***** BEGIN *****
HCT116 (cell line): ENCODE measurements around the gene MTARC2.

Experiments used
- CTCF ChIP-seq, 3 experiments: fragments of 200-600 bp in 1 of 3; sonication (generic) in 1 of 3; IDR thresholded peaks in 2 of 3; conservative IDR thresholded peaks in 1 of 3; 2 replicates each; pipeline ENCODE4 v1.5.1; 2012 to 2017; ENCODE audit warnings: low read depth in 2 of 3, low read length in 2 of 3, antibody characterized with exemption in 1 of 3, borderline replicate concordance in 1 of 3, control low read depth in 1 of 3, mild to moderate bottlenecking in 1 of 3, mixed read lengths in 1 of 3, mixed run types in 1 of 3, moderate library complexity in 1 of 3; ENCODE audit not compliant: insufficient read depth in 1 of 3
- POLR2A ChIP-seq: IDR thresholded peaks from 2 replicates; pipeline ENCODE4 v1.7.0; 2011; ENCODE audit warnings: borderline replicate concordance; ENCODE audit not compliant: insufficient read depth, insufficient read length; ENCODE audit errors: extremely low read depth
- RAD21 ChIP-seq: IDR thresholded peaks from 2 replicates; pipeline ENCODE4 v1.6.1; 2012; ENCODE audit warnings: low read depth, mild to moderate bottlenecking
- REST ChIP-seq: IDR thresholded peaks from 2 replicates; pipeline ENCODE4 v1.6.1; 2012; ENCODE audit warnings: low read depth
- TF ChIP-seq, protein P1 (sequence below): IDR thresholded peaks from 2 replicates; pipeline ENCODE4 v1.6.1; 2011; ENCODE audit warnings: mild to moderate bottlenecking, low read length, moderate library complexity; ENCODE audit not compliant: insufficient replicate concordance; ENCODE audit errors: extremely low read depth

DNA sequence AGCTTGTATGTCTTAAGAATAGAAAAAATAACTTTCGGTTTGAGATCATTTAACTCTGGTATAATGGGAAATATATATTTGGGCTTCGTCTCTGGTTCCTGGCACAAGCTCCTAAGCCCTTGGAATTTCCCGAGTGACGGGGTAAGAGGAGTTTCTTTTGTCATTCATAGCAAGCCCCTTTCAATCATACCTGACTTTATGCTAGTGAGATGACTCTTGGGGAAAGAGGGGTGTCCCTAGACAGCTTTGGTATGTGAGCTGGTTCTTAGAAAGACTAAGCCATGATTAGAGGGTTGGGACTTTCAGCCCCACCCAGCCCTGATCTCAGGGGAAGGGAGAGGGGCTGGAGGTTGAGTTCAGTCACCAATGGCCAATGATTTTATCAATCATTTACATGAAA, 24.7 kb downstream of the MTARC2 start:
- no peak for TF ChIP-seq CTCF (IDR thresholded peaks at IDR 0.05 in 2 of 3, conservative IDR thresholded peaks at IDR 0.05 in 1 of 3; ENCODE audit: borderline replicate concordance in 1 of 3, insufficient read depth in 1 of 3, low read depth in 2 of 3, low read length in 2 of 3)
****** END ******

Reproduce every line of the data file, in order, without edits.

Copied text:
HCT116 (cell line): ENCODE measurements around the gene MTARC2.

Experiments used
- CTCF ChIP-seq, 3 experiments: fragments of 200-600 bp in 1 of 3; sonication (generic) in 1 of 3; IDR thresholded peaks in 2 of 3; conservative IDR thresholded peaks in 1 of 3; 2 replicates each; pipeline ENCODE4 v1.5.1; 2012 to 2017; ENCODE audit warnings: low read depth in 2 of 3, low read length in 2 of 3, antibody characterized with exemption in 1 of 3, borderline replicate concordance in 1 of 3, control low read depth in 1 of 3, mild to moderate bottlenecking in 1 of 3, mixed read lengths in 1 of 3, mixed run types in 1 of 3, moderate library complexity in 1 of 3; ENCODE audit not compliant: insufficient read depth in 1 of 3
- POLR2A ChIP-seq: IDR thresholded peaks from 2 replicates; pipeline ENCODE4 v1.7.0; 2011; ENCODE audit warnings: borderline replicate concordance; ENCODE audit not compliant: insufficient read depth, insufficient read length; ENCODE audit errors: extremely low read depth
- RAD21 ChIP-seq: IDR thresholded peaks from 2 replicates; pipeline ENCODE4 v1.6.1; 2012; ENCODE audit warnings: low read depth, mild to moderate bottlenecking
- REST ChIP-seq: IDR thresholded peaks from 2 replicates; pipeline ENCODE4 v1.6.1; 2012; ENCODE audit warnings: low read depth
- TF ChIP-seq, protein P1 (sequence below): IDR thresholded peaks from 2 replicates; pipeline ENCODE4 v1.6.1; 2011; ENCODE audit warnings: mild to moderate bottlenecking, low read length, moderate library complexity; ENCODE audit not compliant: insufficient replicate concordance; ENCODE audit errors: extremely low read depth

DNA sequence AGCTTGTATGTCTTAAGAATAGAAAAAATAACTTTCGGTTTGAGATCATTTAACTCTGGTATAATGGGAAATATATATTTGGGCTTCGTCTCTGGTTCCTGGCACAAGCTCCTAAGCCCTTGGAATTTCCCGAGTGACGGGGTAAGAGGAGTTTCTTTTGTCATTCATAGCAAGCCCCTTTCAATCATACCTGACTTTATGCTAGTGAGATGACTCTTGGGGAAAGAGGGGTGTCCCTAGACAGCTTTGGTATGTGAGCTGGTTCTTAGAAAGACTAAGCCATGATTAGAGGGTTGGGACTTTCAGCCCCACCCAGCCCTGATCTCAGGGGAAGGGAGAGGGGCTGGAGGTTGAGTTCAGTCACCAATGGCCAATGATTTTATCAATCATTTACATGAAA, 24.7 kb downstream of the MTARC2 start:
- no peak for TF ChIP-seq CTCF (IDR thresholded peaks at IDR 0.05 in 2 of 3, conservative IDR thresholded peaks at IDR 0.05 in 1 of 3; ENCODE audit: borderline replicate concordance in 1 of 3, insufficient read depth in 1 of 3, low read depth in 2 of 3, low read length in 2 of 3)